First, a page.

What is RPA?
RPA is an automation technology that allows you to get rid of repetitive tasks in a digital environment.
RPA is an automation technology that allows you to get rid of repetitive tasks in a digital environment. To do so, it employs bots, software programs that are trained to mimic human employees’ actions to perform various assignments. These can be data entry in CRM systems, automated invoicing, text recognition, and more.
The key elements of RPA can be found in the abbreviation.
R — Robotic
This means that a special algorithm, or a software bot, executes a task. Just like an industrial robot that follows a built-in script to assemble a car, an RPA bot follows a predetermined set of rules to emulate user interactions. For example, it can distribute incoming support tickets among the support team.
P — Process
This is a sequence of steps that a user performs to accomplish a task. For example, say a support manager needs to handle all the incoming inquiries. They open each inquiry, label them according to the type, send premade responses to the most common ones, and assign some of them which require extra attention to the proper teammates. In the case of RPA, the sequence described above is used to create a scenario for a bot that will perform the task instead of the real person.
A — AutomationThis implies that the tasks are carried out without the participation of a real person or with minimal interference (known as attended and unattended robotic processes). Thanks to this, RPA can free up plenty of human resources by being able to work 24/7 and manage an enormous amount of data at lightning-fast speeds.
When done properly, RPA is a powerful technology to augment your human resources, enhance the customer experience, and boost digital transformation.
What’s an RPA bot and
What can it do?
RPA bots are software robots that are often addressed as a digital workforce. From a business perspective, an RPA bot is pretty similar to a regular human employee who works behind a computer. If you use an app that is licensed by the number of seats, the bot will take one of them.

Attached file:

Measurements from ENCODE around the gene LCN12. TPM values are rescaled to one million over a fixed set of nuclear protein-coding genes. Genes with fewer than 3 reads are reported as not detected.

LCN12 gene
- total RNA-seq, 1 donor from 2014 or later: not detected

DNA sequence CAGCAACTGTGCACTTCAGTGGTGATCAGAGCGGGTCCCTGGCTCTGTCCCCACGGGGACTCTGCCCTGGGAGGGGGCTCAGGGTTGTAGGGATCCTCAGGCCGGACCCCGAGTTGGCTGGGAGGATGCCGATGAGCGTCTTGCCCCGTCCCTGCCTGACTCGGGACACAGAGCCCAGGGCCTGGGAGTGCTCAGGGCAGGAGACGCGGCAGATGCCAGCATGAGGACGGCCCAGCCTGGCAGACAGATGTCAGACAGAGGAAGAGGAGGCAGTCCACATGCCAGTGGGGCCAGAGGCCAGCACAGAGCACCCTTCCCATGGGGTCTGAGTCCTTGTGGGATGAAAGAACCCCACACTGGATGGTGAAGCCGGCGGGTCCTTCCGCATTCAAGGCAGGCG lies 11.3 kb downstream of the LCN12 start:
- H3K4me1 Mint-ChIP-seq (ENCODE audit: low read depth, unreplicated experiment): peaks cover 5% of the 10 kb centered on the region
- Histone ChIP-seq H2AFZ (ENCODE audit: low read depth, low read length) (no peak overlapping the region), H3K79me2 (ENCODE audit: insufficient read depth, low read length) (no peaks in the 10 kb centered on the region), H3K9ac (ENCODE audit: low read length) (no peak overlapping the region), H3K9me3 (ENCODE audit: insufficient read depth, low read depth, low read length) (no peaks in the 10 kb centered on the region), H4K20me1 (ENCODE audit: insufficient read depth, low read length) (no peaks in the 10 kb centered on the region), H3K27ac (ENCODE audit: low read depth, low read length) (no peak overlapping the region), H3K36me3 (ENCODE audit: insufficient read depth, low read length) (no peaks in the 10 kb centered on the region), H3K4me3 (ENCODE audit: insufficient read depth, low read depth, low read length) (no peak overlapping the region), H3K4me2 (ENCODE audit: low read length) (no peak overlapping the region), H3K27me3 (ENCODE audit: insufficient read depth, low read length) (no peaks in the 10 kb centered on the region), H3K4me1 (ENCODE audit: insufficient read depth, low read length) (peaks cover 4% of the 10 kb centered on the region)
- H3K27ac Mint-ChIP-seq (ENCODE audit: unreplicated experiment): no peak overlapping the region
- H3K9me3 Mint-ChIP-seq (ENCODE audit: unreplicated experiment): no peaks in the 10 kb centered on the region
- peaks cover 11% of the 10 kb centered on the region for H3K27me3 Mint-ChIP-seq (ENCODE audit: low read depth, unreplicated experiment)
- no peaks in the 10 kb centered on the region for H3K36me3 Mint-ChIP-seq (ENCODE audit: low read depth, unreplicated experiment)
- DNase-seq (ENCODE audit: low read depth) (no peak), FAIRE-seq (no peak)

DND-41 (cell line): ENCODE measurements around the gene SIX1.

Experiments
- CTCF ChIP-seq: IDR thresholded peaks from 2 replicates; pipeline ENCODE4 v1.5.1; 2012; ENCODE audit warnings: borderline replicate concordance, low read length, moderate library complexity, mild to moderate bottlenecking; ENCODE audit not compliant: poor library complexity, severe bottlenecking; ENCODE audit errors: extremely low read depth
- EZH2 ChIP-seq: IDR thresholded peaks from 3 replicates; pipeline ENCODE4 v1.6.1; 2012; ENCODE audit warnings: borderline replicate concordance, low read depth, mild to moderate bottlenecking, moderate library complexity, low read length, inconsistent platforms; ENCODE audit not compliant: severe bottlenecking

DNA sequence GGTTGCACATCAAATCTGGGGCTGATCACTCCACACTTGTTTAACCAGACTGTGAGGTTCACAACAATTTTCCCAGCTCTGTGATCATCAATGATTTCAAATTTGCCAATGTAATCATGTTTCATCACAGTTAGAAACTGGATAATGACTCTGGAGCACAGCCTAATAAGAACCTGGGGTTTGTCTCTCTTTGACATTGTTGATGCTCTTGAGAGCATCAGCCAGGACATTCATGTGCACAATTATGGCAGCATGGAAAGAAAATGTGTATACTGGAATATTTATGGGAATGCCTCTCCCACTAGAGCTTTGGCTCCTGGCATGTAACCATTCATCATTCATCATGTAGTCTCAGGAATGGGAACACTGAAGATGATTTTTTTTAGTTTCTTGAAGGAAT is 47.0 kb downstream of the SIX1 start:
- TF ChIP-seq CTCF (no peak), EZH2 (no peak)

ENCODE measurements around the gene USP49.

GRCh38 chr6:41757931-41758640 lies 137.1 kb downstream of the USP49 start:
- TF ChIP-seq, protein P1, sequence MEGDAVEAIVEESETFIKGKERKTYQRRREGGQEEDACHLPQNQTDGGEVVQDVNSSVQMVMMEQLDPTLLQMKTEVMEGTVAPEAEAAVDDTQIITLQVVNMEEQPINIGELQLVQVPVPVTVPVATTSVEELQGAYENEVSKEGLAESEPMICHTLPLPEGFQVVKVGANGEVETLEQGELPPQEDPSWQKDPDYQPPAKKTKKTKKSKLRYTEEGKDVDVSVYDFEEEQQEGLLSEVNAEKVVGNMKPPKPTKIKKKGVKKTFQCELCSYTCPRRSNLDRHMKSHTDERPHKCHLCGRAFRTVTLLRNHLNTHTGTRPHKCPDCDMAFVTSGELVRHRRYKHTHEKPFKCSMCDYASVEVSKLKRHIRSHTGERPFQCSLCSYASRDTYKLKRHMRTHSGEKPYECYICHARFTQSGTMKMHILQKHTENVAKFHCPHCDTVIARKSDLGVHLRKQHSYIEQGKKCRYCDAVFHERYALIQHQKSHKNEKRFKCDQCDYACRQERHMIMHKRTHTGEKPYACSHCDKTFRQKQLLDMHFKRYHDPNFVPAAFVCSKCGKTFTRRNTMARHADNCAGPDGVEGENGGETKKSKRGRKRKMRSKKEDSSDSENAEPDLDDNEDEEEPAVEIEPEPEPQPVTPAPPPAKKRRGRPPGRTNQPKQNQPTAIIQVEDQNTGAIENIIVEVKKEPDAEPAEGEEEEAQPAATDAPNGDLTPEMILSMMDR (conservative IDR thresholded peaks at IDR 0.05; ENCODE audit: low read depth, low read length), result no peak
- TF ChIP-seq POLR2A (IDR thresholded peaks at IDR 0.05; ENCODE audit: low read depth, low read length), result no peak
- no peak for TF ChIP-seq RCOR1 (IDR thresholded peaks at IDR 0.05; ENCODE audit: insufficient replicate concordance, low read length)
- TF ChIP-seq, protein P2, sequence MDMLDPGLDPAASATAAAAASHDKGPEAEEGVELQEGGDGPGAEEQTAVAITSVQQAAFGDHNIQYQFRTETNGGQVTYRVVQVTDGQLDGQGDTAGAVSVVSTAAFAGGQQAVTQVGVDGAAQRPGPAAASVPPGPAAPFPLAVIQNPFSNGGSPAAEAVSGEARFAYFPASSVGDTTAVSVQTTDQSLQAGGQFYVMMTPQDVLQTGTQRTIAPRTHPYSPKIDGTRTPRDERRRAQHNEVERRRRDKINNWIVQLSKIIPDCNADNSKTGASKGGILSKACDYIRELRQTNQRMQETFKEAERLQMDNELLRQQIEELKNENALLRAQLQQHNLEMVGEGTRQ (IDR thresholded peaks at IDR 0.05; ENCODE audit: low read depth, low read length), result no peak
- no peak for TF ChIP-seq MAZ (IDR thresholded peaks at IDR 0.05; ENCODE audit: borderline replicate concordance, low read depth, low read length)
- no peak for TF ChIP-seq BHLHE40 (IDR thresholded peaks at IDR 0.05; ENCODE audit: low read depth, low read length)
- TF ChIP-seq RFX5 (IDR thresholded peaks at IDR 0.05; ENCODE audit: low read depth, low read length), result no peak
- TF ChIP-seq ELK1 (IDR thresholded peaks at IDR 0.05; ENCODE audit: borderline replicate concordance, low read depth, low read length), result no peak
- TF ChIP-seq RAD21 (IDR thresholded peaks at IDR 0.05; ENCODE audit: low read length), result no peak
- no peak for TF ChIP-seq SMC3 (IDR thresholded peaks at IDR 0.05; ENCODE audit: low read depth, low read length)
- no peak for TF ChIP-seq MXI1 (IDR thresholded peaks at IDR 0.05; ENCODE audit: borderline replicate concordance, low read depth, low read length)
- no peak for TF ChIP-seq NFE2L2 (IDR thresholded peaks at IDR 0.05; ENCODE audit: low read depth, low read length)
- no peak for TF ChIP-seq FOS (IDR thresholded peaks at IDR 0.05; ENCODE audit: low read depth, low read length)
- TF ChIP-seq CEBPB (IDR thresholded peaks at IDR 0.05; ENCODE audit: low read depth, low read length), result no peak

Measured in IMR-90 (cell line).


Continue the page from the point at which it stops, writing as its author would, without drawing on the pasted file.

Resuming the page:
For example, ElectroNeek’s marketers use Andy, a bot that collects weekly stats from analytics systems and CRM to streamline cross-system tracking and prepare reports for executives. A live person would spend a couple of workdays on this, but it takes Andy just five minutes to prepare everything.
Still, there are some peculiarities that differentiate a bot from a regular worker:
- It has a perfect memory and it never forgets anything.
- It executes only one task at a time. You can’t get a bot to do a super-urgent task right now if it’s already busy doing something else. On the positive side, the bot will never mix anything up.
- It’s ready to work 24/7. You can schedule night launches or ask bots to work on weekends, no problem.
- It boasts tremendous speed. When it comes to sequences of clicks, using console commands, typing, or data entry, bots are second to none.
- It operates with formal logic. Say you need to find a file named “Report for MMDDYY.xlsx.” Unlike a bot, a human employee would easily recognize that a file named “Report for MMDDYY Updated.xlsx” is OK too, while there’s no need to waste time on “Report for MMDDYY !!!Needs to be redone.xlsx.”
So, what can RPA bots actually do?
Actually, they can do almost anything if their task is rule-based. Here are some of their basic skills:
- Manipulating files and folders;
- Launching and terminating apps;
- Extracting data from documents with Optical Character Recognition;
- Querying databases;
- Transferring data between systems;
- Making calculations;
- Typing text and filling in forms, and more.
The tasks outlined above may seem like they mostly cover clerical and administrative functions, and that’s the point. The goal of automation is to optimize the efficiency of employees and help them focus on more meaningful and interesting aspects of their jobs.
Get to learn about RPA from our forum: https://forum.electroneek.com/
Community Forum Manager @ ElectroNeek Robotics